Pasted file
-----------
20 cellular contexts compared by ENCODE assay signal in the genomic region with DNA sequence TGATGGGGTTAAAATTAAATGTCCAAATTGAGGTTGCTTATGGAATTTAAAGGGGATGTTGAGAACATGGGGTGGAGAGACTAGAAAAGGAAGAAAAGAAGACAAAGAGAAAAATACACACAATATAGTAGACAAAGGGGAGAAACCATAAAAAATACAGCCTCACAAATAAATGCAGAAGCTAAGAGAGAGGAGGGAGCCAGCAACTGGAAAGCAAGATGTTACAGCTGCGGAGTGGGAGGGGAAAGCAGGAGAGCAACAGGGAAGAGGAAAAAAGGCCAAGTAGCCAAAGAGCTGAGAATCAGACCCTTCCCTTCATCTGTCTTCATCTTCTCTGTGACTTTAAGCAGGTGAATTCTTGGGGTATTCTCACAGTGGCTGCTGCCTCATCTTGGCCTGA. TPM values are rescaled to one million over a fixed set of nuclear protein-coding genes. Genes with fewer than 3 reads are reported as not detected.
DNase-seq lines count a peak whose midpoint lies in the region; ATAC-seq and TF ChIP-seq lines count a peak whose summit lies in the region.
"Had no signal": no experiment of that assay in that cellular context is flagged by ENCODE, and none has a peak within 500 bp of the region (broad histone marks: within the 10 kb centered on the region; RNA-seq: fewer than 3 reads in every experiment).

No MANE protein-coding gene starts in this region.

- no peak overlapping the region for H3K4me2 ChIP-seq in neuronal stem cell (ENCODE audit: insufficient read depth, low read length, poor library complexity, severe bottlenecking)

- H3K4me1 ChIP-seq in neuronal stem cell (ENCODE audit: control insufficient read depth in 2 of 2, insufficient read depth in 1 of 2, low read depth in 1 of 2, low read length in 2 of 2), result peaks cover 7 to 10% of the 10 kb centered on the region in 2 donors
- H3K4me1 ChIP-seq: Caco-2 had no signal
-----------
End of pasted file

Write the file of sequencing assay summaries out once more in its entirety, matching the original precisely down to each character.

20 cellular contexts compared by ENCODE assay signal in the genomic region with DNA sequence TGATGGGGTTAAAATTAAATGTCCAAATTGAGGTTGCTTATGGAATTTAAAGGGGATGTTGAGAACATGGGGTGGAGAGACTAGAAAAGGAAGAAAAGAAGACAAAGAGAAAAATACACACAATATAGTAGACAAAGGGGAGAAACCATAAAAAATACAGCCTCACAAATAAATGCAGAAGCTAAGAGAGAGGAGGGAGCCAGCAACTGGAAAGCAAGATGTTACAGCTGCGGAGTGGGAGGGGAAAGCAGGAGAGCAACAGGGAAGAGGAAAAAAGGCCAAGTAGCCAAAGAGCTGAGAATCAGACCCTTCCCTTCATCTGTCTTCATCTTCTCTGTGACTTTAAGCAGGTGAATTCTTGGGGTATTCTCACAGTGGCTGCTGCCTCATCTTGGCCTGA. TPM values are rescaled to one million over a fixed set of nuclear protein-coding genes. Genes with fewer than 3 reads are reported as not detected.
DNase-seq lines count a peak whose midpoint lies in the region; ATAC-seq and TF ChIP-seq lines count a peak whose summit lies in the region.
"Had no signal": no experiment of that assay in that cellular context is flagged by ENCODE, and none has a peak within 500 bp of the region (broad histone marks: within the 10 kb centered on the region; RNA-seq: fewer than 3 reads in every experiment).

No MANE protein-coding gene starts in this region.

- no peak overlapping the region for H3K4me2 ChIP-seq in neuronal stem cell (ENCODE audit: insufficient read depth, low read length, poor library complexity, severe bottlenecking)

- H3K4me1 ChIP-seq in neuronal stem cell (ENCODE audit: control insufficient read depth in 2 of 2, insufficient read depth in 1 of 2, low read depth in 1 of 2, low read length in 2 of 2), result peaks cover 7 to 10% of the 10 kb centered on the region in 2 donors
- H3K4me1 ChIP-seq: Caco-2 had no signal